Surprise! A last-minute surge of mail-in ballots means the election in Santa Clara County isn't over and some close races -- such as the tight contest for district attorney -- could still change outcomes, the Registrar of Voters office confirmed today.
Media Officer Elma Rosas said the office has about 93,500 ballots still to count -- a total large enough to shift results of some tight local races. She said she hopes to have 99 percent of them counted by Friday.
The office was inundated with about 70,000 "mail-in" ballots that arrived on election day by way of precincts, drop-off sites and mail, Rosas said. In addition, there are 16,000 mail-in ballots that arrived earlier but haven't been counted and about 7,500 "provisional" ballots that need individual research.
The volume of uncounted ballots means close races such as the district attorney contest and even the Democratic primary race for the 21st Assembly District could shift outcomes.
The total of mail-in ballots also represents a major shift in how Americans vote, with an estimated 71 percent of registered voters in the county -- nearly 540,000 individuals -- signed up to receive mail-in ballots. This compares to a relatively small number of voters in the past who requested "absentee ballots," she noted, adding that not all who receive mail-in ballots send them back.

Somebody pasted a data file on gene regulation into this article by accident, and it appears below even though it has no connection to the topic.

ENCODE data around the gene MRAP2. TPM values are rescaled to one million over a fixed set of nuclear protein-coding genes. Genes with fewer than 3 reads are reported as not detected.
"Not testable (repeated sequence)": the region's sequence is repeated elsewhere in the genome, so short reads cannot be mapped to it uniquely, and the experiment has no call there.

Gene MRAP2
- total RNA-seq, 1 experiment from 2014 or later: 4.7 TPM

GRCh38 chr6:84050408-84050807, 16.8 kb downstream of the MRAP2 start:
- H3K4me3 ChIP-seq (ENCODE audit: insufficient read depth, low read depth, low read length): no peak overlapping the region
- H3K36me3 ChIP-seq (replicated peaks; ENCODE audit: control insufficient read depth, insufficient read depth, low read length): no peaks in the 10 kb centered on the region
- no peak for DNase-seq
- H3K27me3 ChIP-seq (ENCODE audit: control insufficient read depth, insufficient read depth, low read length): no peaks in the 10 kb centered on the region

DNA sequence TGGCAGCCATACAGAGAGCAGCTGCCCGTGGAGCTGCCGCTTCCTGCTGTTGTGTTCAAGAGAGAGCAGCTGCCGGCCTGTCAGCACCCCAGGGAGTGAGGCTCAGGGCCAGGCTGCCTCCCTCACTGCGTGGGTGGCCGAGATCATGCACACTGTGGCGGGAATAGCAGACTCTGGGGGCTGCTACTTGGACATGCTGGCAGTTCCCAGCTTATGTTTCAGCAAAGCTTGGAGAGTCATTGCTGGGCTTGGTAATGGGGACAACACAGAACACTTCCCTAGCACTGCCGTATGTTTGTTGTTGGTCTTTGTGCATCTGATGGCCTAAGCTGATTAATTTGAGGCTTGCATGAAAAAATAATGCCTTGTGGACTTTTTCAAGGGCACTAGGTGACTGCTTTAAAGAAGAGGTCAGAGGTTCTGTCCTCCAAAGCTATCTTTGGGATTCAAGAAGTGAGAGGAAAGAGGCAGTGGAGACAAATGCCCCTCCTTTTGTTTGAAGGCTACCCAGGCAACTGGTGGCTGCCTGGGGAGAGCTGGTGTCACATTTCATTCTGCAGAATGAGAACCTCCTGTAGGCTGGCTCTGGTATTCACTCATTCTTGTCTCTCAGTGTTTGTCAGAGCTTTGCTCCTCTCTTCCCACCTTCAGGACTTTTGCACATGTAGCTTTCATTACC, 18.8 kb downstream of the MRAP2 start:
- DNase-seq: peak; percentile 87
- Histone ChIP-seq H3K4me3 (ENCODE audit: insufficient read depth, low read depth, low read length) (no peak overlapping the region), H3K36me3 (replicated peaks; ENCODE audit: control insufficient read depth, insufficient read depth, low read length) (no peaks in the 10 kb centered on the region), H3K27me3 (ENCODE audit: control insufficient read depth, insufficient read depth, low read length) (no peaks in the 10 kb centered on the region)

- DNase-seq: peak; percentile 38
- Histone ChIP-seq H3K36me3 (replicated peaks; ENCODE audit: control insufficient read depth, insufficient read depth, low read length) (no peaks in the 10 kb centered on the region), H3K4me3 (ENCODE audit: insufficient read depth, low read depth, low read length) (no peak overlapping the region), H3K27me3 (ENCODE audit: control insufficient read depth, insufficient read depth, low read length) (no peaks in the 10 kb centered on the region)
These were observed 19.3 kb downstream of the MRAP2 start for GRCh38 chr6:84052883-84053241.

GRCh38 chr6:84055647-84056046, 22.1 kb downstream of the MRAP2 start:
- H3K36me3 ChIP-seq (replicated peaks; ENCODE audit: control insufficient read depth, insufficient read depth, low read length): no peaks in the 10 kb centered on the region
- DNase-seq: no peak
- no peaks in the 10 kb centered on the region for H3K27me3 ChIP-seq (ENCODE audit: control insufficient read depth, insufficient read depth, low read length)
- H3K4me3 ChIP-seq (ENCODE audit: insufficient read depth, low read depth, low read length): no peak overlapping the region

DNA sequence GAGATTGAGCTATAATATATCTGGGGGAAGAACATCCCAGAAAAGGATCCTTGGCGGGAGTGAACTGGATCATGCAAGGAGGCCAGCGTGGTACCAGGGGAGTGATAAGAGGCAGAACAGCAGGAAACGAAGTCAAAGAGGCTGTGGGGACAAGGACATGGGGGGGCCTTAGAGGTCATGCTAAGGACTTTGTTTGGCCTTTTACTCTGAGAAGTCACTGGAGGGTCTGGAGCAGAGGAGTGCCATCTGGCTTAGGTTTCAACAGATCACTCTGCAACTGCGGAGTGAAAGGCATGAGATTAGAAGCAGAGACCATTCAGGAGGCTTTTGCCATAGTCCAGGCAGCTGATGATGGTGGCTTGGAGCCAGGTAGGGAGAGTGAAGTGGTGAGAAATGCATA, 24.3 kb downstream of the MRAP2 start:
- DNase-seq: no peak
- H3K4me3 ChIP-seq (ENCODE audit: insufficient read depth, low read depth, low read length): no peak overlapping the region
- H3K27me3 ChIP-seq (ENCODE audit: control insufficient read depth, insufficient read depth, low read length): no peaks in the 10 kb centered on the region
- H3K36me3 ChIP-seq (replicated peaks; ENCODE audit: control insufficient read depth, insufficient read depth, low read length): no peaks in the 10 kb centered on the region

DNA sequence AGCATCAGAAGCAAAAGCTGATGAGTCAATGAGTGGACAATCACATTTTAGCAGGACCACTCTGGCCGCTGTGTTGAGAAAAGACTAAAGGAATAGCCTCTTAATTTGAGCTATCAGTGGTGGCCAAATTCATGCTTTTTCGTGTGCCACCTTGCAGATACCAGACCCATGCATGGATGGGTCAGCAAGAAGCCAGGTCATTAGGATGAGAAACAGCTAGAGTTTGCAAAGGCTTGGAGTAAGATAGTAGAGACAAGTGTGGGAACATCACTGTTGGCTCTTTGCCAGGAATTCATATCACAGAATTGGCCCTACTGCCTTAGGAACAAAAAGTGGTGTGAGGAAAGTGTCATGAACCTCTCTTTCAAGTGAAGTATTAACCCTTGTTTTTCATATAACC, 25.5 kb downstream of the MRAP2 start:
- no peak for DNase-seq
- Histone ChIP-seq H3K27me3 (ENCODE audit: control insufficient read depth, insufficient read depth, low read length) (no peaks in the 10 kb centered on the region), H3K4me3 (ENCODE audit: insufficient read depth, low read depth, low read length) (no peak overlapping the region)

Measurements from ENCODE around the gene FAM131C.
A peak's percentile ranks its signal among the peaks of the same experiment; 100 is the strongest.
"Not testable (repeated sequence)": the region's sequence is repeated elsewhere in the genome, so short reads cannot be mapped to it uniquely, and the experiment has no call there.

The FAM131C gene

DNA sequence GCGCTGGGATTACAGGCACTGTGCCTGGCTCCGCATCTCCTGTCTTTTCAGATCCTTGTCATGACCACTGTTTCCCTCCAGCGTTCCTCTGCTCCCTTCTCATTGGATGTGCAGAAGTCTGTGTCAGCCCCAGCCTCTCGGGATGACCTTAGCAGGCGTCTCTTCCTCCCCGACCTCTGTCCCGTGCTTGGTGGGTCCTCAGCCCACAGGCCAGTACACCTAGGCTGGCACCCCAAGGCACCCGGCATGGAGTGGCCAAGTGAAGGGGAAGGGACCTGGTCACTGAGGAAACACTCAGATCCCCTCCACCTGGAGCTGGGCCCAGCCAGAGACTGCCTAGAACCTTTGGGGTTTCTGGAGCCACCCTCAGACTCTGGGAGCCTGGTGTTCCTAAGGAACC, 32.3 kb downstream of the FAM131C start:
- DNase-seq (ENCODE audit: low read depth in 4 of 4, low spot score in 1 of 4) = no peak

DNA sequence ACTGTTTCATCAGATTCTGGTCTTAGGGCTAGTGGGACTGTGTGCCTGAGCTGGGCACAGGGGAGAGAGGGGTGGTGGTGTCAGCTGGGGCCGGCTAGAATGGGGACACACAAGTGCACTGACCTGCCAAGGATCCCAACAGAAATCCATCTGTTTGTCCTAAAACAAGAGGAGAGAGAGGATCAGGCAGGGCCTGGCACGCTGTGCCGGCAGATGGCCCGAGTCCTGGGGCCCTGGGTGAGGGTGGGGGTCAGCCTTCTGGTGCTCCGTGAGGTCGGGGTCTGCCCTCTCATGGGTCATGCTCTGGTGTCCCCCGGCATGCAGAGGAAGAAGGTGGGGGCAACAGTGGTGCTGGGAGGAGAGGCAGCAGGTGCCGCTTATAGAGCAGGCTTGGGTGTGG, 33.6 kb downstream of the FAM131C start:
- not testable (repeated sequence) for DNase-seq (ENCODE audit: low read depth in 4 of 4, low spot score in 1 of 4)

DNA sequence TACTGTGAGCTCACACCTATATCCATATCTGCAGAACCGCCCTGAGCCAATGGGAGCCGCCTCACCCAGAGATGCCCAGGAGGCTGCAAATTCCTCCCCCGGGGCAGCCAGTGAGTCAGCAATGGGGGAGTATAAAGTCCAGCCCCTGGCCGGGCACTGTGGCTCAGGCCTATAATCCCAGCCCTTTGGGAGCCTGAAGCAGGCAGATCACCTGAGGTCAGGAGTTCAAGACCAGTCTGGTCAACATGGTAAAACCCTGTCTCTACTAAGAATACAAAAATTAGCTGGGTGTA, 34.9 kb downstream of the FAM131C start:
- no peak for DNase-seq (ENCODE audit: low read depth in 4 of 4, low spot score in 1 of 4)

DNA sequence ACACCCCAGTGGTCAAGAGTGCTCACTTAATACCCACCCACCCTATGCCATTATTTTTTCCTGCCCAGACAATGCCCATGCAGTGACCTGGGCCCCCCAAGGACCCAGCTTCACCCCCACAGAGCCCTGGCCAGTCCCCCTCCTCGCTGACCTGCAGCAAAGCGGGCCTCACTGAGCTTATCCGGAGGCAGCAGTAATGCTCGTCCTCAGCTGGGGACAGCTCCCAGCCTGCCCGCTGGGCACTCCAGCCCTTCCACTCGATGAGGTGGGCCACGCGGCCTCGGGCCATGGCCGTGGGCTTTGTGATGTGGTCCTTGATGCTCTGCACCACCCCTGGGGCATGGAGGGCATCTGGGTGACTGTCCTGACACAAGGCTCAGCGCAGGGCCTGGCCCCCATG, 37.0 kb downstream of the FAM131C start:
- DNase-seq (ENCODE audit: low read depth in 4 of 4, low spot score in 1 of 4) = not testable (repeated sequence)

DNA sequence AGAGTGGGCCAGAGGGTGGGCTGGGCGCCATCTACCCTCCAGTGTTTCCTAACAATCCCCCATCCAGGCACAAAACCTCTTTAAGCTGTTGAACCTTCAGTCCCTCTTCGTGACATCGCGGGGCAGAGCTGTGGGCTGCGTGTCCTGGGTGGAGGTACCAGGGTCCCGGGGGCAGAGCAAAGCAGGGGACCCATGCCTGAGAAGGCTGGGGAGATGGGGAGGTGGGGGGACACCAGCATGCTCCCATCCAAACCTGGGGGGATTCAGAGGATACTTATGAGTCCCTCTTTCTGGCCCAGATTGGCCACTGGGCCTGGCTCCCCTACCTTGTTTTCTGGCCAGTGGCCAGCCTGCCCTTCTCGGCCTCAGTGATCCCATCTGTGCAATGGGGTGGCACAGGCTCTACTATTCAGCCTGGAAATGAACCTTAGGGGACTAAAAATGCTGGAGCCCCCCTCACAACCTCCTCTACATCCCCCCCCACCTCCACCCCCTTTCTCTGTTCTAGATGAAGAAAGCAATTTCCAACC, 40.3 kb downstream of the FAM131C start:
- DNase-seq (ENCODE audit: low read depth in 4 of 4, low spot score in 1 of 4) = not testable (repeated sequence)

Just under 160,000 ballots had been returned as of June 6, and early mail-in results were among the first vote totals to be announced Tuesday night.
The volume of mail-in voting was not a total surprise. The big shift to mail-in ballots occurred in the November 2008 election when Barack Obama was elected president, Rosas said. But the volume of last-minute mail-ins is a challenge, she said.
"We encourage people to mail them in early so they can be counted by election day," she said.
A small army of workers is tackling the piles of ballots and the registrar's office will post periodic updates of the results on the registrar's website as groups of ballots are counted, Rosas said.
"We plan to have 99 percent counted by Friday," she said. The final 1 percent are ballots that need special attention and the office has 28 days from the election day to certify the election, making the vote totals official.
"It's not over till it's over -- that's what they say," Rosas said of even the last 1 percent.